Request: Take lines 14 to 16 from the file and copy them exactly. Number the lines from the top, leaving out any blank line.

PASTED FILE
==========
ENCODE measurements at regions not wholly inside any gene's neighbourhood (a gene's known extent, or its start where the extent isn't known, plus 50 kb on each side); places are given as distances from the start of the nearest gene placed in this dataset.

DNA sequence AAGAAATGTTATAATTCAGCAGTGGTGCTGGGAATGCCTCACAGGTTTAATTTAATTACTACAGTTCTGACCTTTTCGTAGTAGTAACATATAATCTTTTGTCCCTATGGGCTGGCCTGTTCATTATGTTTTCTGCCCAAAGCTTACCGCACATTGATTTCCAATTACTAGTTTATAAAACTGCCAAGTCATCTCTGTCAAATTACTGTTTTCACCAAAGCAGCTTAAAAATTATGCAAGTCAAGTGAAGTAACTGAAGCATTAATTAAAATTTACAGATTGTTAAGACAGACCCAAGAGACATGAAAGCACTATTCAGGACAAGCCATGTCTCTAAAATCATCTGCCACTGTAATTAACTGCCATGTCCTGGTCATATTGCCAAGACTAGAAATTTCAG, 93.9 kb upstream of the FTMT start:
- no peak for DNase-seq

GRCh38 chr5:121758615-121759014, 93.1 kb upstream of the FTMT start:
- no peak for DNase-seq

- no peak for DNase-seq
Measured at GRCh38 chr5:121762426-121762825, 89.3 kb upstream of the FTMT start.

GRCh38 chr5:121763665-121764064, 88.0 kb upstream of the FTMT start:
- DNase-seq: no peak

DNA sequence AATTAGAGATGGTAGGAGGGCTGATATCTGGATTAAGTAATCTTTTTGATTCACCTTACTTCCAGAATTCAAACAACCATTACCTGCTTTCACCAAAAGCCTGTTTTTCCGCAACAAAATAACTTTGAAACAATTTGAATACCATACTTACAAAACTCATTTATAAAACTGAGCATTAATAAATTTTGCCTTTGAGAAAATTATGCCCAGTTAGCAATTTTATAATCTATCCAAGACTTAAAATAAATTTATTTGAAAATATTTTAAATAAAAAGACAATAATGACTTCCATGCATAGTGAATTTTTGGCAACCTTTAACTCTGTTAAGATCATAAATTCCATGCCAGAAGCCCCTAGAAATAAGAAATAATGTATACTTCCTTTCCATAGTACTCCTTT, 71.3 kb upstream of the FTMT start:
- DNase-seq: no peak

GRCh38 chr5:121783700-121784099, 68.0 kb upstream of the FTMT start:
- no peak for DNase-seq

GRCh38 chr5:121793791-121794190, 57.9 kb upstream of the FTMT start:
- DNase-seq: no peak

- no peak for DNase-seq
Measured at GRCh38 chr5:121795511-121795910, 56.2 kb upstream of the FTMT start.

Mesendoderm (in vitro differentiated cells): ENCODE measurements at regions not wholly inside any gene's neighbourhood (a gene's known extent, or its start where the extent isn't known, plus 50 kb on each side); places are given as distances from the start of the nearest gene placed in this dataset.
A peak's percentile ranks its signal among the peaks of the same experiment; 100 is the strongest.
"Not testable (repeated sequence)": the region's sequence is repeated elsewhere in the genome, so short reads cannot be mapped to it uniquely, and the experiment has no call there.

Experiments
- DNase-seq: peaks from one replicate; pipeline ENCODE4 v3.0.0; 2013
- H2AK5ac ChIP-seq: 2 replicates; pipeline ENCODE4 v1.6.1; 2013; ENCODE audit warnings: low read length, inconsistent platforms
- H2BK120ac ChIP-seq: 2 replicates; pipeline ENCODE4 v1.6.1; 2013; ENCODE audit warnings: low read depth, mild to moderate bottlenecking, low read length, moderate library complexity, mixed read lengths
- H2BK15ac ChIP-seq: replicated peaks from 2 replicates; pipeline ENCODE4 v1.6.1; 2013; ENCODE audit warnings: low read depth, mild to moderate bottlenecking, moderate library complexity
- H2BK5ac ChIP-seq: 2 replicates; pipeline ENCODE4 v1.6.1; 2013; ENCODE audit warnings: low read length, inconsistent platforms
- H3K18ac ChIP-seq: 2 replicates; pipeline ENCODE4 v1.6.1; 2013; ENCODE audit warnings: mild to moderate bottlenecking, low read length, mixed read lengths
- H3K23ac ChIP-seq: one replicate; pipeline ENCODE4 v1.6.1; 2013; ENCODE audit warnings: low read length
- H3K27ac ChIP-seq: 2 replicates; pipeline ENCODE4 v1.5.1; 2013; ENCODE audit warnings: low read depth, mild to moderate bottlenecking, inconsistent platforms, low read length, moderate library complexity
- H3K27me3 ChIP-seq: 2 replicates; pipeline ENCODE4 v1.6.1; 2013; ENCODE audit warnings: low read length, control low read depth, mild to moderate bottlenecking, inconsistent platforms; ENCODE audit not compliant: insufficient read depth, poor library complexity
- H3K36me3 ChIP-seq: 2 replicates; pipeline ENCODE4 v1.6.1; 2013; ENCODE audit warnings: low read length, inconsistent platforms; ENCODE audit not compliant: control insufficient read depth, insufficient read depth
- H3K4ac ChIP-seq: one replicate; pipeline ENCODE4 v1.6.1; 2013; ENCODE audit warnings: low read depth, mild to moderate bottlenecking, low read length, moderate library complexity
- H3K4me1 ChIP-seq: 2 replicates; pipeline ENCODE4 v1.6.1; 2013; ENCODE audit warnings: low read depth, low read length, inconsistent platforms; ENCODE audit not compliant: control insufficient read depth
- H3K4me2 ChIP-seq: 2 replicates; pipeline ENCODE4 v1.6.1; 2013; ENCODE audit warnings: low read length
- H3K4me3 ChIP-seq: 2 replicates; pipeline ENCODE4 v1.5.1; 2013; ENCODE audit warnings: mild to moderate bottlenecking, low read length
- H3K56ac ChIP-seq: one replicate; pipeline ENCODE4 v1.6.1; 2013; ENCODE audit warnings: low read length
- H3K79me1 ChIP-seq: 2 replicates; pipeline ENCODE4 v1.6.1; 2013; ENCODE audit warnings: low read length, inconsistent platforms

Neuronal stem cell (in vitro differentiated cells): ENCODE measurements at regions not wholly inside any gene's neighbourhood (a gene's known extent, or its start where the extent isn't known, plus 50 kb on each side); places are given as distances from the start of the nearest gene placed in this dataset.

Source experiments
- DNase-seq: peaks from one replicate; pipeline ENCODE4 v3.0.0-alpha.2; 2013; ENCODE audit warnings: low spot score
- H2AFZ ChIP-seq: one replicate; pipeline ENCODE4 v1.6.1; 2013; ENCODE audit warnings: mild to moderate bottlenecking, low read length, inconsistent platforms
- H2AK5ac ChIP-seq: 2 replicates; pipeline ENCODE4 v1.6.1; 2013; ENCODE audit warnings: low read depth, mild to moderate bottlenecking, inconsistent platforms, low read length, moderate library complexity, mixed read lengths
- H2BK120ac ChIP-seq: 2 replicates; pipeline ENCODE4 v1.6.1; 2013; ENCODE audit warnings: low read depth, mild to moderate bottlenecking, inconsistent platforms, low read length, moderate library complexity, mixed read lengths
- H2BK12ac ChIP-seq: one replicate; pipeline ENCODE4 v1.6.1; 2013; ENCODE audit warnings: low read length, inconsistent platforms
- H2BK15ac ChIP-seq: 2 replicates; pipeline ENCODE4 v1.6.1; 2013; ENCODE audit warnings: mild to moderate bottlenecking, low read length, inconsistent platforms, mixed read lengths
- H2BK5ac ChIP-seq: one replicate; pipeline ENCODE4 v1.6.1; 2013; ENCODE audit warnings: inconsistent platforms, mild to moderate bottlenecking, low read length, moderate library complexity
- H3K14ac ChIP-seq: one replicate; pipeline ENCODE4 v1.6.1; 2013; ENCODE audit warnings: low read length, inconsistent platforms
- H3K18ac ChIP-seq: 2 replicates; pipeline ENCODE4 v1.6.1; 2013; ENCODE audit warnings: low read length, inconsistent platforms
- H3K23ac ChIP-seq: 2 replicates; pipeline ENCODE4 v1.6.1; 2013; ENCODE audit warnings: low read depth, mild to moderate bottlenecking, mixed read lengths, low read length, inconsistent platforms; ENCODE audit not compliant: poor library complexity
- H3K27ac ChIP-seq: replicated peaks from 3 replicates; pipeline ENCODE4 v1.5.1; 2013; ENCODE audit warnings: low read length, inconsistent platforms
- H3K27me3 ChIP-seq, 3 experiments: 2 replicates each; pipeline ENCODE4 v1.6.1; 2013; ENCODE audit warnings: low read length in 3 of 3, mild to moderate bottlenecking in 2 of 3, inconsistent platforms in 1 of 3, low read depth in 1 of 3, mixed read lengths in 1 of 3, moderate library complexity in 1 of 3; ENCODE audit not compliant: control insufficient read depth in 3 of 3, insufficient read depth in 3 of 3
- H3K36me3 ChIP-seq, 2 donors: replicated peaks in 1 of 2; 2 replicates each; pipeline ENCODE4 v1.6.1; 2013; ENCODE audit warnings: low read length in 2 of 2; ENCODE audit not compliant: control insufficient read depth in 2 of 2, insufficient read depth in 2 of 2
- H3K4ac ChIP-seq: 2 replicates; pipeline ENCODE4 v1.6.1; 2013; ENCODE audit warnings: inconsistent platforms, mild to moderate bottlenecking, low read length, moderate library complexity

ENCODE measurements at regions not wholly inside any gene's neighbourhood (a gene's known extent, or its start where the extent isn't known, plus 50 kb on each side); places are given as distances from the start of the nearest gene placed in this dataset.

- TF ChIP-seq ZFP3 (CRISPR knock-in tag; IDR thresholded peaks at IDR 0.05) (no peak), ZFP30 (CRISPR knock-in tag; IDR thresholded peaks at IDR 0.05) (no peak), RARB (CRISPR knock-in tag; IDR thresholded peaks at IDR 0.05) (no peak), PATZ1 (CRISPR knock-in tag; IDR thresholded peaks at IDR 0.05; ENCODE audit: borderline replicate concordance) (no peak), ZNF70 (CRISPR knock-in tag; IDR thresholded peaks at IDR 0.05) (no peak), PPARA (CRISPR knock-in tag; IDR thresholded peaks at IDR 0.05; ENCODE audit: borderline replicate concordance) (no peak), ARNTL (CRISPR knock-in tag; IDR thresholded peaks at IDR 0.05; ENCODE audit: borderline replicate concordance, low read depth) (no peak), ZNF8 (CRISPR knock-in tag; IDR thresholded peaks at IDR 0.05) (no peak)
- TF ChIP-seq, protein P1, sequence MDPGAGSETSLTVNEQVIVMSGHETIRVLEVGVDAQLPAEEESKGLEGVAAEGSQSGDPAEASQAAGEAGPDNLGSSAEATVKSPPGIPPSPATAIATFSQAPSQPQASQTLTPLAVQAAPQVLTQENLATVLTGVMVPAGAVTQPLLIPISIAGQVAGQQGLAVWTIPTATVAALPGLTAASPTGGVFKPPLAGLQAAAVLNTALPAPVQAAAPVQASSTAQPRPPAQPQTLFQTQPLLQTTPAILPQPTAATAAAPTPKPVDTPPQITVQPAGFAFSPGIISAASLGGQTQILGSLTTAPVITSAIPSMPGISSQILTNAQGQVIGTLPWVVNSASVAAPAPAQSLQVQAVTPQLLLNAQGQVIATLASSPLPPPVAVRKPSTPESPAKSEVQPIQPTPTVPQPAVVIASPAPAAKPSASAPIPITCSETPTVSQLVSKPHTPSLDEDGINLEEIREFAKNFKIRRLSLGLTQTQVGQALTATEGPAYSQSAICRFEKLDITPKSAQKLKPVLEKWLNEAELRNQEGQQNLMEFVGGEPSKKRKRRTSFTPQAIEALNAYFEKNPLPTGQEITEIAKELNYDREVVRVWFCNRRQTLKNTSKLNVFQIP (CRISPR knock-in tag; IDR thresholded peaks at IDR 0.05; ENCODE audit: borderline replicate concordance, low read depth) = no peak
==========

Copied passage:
GRCh38 chr5:121793791-121794190, 57.9 kb upstream of the FTMT start:
- DNase-seq: no peak

- no peak for DNase-seq